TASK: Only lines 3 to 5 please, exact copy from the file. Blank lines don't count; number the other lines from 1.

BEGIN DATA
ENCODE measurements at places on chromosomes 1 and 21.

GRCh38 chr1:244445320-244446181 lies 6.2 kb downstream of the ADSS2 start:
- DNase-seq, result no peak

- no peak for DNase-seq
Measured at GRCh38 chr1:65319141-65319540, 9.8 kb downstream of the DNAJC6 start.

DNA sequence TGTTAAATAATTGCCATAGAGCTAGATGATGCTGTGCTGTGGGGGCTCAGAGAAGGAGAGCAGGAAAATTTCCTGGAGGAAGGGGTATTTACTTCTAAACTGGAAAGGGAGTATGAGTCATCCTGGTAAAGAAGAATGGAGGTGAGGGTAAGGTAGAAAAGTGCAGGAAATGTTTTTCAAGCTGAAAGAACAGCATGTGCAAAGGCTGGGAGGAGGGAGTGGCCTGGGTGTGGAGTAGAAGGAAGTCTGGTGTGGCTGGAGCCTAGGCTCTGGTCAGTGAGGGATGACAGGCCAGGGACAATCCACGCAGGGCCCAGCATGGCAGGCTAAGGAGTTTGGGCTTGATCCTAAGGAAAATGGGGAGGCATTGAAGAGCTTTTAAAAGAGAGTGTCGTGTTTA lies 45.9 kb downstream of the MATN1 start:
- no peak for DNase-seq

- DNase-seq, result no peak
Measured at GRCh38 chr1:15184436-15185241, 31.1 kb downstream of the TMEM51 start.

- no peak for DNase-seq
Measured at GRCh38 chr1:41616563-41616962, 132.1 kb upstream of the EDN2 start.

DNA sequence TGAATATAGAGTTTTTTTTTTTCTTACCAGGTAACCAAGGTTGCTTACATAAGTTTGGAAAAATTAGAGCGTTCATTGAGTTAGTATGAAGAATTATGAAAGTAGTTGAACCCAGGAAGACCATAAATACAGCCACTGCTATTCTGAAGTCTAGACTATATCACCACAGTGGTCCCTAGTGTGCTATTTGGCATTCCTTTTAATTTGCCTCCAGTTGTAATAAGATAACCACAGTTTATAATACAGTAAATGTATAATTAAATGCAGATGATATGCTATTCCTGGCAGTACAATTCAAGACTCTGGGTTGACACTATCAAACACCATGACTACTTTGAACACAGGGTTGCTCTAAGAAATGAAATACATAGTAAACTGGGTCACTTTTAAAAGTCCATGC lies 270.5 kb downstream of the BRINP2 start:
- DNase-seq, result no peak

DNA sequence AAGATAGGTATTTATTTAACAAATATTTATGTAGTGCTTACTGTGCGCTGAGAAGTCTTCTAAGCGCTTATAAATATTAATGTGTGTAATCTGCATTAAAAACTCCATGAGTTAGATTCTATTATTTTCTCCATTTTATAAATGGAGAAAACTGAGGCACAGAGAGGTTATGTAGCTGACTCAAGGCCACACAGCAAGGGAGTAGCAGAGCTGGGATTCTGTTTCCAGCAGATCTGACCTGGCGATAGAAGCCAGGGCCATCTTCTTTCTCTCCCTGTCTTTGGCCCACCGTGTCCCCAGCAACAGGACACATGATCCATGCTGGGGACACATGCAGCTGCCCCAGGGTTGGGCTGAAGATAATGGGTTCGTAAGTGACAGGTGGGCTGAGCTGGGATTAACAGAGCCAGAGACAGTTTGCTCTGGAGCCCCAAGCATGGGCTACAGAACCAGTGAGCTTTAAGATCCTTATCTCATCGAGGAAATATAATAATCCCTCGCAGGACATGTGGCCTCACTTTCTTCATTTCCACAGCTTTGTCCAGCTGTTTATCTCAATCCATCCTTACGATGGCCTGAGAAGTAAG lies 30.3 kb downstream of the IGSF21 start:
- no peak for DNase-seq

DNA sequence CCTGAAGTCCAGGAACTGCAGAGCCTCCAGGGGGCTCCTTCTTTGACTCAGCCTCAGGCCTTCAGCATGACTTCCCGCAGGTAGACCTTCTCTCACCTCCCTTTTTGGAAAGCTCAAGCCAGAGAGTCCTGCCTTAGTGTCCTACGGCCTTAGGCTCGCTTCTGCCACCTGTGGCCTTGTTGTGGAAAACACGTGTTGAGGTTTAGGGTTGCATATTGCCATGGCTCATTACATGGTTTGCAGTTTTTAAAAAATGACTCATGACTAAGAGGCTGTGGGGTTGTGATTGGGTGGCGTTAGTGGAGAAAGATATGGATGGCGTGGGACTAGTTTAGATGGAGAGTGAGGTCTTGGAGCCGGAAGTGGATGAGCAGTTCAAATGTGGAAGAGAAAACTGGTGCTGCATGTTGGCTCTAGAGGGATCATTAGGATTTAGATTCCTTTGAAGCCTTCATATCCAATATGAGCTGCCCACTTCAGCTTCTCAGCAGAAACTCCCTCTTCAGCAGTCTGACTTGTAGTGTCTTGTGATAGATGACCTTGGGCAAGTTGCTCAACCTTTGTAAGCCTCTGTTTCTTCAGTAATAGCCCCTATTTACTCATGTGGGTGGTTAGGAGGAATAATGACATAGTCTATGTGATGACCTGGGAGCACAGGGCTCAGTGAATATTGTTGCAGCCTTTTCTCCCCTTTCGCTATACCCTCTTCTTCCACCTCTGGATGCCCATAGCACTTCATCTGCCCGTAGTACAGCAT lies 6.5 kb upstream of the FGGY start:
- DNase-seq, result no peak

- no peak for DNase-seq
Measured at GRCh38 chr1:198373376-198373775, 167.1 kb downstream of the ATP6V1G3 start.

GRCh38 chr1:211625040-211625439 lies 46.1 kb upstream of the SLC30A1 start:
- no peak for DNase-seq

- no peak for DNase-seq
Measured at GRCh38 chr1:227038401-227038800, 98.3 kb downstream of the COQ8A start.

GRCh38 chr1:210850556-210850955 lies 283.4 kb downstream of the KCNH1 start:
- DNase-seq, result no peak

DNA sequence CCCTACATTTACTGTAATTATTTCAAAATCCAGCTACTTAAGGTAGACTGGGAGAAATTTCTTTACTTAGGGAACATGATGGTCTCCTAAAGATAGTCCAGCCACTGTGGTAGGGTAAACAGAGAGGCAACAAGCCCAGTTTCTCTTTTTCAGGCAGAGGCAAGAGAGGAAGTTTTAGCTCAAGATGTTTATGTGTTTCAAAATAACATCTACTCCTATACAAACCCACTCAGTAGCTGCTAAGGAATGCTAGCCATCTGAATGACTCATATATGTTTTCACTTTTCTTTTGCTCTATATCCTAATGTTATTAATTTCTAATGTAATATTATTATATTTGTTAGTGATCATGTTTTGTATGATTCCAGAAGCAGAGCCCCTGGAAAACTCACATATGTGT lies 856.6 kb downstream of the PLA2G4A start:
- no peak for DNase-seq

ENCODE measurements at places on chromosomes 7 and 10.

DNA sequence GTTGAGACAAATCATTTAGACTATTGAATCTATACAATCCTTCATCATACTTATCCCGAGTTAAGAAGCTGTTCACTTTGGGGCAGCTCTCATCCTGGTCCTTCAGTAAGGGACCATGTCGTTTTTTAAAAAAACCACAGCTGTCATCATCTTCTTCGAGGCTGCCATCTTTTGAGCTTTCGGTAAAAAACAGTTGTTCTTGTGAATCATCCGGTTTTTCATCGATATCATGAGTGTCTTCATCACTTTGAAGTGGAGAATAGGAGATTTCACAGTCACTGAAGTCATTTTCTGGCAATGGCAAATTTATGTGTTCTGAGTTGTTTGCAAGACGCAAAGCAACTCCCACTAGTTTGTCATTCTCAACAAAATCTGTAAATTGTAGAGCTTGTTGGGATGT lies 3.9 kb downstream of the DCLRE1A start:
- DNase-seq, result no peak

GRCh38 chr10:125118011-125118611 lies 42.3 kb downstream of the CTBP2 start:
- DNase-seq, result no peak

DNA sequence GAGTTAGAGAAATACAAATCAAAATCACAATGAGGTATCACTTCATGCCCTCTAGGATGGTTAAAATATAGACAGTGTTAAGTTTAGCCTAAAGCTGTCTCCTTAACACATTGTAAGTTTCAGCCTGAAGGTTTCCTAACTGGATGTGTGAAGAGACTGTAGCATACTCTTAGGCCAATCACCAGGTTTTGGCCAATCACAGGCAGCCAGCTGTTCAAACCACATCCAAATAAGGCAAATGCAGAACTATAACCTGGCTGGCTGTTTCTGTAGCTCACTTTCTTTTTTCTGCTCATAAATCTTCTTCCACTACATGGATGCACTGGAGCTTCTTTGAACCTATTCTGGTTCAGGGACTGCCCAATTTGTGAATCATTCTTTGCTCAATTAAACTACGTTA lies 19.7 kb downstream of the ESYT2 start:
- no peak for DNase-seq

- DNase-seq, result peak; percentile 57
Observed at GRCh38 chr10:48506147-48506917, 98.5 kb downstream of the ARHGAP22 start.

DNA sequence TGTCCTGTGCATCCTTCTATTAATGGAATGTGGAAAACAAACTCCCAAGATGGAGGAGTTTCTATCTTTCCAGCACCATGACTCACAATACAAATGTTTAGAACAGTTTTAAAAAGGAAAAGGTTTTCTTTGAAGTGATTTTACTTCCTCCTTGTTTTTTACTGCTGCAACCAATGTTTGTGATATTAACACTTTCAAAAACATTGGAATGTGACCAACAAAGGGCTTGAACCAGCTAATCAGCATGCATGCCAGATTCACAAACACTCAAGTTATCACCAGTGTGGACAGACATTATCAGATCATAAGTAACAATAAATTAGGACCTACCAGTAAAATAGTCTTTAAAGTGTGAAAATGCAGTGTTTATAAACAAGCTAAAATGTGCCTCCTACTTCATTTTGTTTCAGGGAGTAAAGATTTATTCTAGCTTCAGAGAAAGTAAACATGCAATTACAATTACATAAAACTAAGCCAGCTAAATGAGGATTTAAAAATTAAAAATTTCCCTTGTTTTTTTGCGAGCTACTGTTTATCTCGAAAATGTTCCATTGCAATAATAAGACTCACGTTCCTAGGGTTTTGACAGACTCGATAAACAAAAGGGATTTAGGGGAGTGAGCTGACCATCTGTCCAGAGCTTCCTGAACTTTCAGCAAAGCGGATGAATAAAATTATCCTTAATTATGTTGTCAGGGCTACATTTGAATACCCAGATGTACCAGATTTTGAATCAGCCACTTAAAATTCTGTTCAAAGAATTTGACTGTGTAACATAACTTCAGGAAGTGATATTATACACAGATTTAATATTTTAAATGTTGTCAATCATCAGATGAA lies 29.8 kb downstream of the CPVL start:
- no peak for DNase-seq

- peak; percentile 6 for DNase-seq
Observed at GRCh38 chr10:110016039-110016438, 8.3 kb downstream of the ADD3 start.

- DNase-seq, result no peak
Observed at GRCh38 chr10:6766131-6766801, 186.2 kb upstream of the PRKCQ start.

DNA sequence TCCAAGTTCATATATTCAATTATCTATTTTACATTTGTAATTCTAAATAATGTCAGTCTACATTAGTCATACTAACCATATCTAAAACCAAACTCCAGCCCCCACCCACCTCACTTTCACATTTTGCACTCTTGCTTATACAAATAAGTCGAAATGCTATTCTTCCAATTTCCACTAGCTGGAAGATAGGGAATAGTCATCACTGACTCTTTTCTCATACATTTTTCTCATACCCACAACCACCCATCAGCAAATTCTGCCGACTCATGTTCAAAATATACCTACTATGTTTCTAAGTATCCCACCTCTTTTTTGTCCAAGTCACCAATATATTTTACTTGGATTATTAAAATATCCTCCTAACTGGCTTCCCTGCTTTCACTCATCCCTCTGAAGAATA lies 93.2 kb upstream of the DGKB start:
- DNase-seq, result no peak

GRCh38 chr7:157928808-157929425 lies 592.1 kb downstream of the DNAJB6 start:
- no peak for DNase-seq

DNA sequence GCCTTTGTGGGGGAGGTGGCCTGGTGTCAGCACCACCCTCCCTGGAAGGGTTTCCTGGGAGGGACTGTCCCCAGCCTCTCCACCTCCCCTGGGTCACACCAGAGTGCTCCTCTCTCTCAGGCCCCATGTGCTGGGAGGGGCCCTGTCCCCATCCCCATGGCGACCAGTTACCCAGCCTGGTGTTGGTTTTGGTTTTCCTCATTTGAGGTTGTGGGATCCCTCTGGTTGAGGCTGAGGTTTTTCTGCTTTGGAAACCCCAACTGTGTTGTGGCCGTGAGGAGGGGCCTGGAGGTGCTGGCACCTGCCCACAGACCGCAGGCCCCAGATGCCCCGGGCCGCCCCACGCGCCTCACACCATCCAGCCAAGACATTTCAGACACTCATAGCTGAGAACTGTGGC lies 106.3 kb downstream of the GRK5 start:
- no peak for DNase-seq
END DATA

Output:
- DNase-seq, result no peak

- no peak for DNase-seq
Measured at GRCh38 chr1:65319141-65319540, 9.8 kb downstream of the DNAJC6 start.